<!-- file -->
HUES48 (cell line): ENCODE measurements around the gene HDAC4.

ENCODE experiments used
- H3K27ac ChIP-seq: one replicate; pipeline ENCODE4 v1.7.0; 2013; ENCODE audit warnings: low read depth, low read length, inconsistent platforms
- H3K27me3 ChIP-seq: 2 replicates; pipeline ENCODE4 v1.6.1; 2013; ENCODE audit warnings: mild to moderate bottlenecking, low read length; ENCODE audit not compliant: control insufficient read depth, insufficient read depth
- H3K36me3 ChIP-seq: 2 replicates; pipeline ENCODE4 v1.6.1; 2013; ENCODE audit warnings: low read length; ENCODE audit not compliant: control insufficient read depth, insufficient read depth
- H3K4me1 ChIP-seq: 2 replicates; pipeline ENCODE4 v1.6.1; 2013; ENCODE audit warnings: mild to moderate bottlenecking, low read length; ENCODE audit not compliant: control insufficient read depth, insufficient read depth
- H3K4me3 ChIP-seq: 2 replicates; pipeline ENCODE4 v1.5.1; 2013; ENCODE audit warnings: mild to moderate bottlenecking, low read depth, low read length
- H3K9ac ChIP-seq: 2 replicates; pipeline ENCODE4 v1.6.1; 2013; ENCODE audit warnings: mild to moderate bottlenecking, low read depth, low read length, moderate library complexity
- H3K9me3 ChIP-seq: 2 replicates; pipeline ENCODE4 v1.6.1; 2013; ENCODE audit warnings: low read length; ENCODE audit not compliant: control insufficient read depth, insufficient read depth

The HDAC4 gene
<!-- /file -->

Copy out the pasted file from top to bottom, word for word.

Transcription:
HUES48 (cell line): ENCODE measurements around the gene HDAC4.

ENCODE experiments used
- H3K27ac ChIP-seq: one replicate; pipeline ENCODE4 v1.7.0; 2013; ENCODE audit warnings: low read depth, low read length, inconsistent platforms
- H3K27me3 ChIP-seq: 2 replicates; pipeline ENCODE4 v1.6.1; 2013; ENCODE audit warnings: mild to moderate bottlenecking, low read length; ENCODE audit not compliant: control insufficient read depth, insufficient read depth
- H3K36me3 ChIP-seq: 2 replicates; pipeline ENCODE4 v1.6.1; 2013; ENCODE audit warnings: low read length; ENCODE audit not compliant: control insufficient read depth, insufficient read depth
- H3K4me1 ChIP-seq: 2 replicates; pipeline ENCODE4 v1.6.1; 2013; ENCODE audit warnings: mild to moderate bottlenecking, low read length; ENCODE audit not compliant: control insufficient read depth, insufficient read depth
- H3K4me3 ChIP-seq: 2 replicates; pipeline ENCODE4 v1.5.1; 2013; ENCODE audit warnings: mild to moderate bottlenecking, low read depth, low read length
- H3K9ac ChIP-seq: 2 replicates; pipeline ENCODE4 v1.6.1; 2013; ENCODE audit warnings: mild to moderate bottlenecking, low read depth, low read length, moderate library complexity
- H3K9me3 ChIP-seq: 2 replicates; pipeline ENCODE4 v1.6.1; 2013; ENCODE audit warnings: low read length; ENCODE audit not compliant: control insufficient read depth, insufficient read depth

The HDAC4 gene